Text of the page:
Complementary roles of cholecystokinin- and parvalbumin-expressing GABAergic neurons in hippocampal network oscillations.
Klausberger T., Marton LF., O'Neill J., Huck JH., Dalezios Y., Fuentealba P., Suen WY., Papp E., Kaneko T., Watanabe M., Csicsvari J., Somogyi P.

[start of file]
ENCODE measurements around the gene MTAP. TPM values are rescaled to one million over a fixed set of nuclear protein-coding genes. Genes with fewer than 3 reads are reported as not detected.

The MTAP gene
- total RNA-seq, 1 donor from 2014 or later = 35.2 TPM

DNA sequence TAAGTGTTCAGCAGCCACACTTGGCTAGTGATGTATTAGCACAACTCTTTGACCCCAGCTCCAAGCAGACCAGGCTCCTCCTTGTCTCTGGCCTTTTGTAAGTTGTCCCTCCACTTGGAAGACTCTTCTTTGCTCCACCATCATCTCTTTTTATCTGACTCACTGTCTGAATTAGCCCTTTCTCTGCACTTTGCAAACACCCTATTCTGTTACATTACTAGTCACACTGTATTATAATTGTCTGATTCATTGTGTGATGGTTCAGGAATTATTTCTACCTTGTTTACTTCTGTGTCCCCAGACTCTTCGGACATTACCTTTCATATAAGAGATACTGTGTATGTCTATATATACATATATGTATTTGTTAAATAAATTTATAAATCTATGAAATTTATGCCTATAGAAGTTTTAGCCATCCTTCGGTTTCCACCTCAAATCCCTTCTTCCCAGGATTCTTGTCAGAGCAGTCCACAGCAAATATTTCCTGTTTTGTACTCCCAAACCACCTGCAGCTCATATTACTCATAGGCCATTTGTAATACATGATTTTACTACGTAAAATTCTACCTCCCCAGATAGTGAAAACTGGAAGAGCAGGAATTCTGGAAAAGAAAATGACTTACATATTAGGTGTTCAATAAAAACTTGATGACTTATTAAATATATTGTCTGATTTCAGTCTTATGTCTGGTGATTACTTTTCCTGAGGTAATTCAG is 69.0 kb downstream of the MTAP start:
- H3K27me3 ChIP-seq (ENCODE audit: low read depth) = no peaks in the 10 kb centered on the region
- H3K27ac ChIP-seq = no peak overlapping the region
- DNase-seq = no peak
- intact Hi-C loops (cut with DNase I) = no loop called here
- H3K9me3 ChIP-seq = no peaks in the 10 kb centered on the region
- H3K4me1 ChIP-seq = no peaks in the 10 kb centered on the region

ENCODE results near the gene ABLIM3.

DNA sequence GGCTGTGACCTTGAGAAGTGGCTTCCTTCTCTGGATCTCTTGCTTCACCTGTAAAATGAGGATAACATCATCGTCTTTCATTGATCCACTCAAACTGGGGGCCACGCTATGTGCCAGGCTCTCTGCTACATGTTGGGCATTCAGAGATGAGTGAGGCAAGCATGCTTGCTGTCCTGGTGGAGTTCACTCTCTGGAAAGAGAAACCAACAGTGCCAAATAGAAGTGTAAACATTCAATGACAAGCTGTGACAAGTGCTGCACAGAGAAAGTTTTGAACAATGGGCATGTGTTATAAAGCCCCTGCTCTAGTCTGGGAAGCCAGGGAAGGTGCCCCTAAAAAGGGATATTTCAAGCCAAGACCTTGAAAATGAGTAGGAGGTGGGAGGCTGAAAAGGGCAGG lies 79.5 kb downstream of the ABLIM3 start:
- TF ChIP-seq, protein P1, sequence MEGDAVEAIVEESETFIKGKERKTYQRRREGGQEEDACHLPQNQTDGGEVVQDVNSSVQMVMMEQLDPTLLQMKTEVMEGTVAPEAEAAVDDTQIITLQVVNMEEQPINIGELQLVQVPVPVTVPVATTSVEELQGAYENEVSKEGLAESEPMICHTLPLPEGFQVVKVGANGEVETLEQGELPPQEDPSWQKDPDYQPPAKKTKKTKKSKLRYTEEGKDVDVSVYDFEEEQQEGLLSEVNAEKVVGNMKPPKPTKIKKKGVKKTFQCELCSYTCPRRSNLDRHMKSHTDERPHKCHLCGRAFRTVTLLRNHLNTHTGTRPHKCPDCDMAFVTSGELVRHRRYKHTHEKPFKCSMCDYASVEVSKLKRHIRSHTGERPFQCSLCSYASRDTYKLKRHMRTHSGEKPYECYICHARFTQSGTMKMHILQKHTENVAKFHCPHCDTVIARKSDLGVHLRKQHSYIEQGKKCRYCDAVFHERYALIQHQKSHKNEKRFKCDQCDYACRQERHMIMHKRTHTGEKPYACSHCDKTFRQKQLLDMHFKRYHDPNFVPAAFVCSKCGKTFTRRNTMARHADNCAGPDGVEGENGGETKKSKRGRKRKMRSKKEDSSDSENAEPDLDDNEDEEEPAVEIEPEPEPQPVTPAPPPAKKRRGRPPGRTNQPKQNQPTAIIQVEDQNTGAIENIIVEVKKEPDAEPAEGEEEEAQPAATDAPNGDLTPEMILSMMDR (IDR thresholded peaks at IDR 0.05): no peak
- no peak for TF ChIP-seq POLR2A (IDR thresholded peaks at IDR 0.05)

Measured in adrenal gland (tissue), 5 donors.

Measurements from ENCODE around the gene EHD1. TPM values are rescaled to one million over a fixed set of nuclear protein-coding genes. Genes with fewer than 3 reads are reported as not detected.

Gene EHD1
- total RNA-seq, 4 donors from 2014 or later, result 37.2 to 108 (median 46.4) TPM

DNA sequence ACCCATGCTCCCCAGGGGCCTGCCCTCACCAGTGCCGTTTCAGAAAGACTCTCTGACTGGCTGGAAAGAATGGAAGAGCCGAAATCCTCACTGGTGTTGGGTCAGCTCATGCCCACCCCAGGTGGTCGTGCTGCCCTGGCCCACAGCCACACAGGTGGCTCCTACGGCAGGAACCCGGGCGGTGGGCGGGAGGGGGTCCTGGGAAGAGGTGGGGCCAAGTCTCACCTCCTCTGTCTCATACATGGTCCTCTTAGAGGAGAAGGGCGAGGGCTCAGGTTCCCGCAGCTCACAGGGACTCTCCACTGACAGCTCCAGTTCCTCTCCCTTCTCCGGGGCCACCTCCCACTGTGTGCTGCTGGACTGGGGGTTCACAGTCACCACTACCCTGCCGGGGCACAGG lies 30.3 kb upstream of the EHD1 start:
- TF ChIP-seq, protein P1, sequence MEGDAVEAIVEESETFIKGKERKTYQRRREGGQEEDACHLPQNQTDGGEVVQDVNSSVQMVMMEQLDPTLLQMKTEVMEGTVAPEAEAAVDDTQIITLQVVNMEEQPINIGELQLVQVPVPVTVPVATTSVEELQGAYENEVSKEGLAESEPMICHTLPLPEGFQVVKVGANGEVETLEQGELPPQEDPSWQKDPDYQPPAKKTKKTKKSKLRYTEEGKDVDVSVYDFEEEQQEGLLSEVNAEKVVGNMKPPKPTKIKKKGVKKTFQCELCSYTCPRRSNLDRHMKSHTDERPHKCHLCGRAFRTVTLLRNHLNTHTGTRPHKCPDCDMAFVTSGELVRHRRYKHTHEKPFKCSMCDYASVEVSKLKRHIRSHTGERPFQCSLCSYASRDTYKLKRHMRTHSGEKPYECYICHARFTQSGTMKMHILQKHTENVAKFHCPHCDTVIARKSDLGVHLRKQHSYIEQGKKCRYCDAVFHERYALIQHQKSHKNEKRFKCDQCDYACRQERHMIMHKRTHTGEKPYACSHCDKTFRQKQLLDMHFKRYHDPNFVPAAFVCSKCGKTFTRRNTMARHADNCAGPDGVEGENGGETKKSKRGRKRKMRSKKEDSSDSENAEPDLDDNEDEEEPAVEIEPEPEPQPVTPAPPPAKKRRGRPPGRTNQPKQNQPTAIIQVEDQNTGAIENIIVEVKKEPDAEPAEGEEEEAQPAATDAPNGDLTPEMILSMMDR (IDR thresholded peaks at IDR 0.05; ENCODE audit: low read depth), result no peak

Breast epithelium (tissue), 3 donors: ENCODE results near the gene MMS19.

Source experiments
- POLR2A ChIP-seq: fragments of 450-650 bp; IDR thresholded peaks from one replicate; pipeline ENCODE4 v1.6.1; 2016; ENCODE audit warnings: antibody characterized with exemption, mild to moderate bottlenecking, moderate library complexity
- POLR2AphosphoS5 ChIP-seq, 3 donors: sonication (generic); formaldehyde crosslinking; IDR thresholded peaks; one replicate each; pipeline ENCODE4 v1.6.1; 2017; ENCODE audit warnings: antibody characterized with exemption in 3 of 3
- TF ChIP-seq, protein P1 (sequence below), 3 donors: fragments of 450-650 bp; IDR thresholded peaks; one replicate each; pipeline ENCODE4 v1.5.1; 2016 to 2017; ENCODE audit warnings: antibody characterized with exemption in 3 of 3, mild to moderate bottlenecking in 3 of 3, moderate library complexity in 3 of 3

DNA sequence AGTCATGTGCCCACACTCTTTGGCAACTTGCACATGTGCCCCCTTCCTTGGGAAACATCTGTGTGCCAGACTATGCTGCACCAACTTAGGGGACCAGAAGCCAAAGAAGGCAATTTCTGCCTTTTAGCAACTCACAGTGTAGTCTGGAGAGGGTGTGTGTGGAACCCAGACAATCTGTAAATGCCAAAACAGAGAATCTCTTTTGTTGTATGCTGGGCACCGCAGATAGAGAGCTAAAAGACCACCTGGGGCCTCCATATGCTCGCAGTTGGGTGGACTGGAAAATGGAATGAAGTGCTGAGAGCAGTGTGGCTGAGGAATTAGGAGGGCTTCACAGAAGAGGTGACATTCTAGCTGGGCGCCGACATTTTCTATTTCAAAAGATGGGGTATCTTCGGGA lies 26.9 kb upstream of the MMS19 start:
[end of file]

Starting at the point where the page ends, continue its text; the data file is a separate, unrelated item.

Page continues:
In the hippocampal CA1 area, a relatively homogenous population of pyramidal cells is accompanied by a diversity of GABAergic interneurons. Previously, we found that parvalbumin-expressing basket, axo-axonic, bistratified, and oriens-lacunosum moleculare cells, innervating different domains of pyramidal cells, have distinct firing patterns during network oscillations in vivo. A second family of interneurons, expressing cholecystokinin but not parvalbumin, is known to target the same domains of pyramidal cells as do the parvalbumin cells. To test the temporal activity of these independent and parallel GABAergic inputs, we recorded the precise spike timing of identified cholecystokinin interneurons during hippocampal network oscillations in anesthetized rats and determined their molecular expression profiles and synaptic targets. The cells were cannabinoid receptor type 1 immunopositive. Contrary to the stereotyped firing of parvalbumin interneurons, cholecystokinin-expressing basket and dendrite-innervating cells discharge, on average, with 1.7 +/- 2.0 Hz during high-frequency ripple oscillations in an episode-dependent manner. During theta oscillations, cholecystokinin-expressing interneurons fire with 8.8 +/- 3.3 Hz at a characteristic time on the ascending phase of theta waves (155 +/- 81 degrees), when place cells start firing in freely moving animals. The firing patterns of some interneurons recorded in drug-free behaving rats were similar to cholecystokinin cells in anesthetized animals. Our results demonstrate that cholecystokinin- and parvalbumin-expressing interneurons make different contributions to network oscillations and play distinct roles in different brain states. We suggest that the specific spike timing of cholecystokinin interneurons and their sensitivity to endocannabinoids might contribute to differentiate subgroups of pyramidal cells forming neuronal assemblies, whereas parvalbumin interneurons contribute to synchronizing the entire network.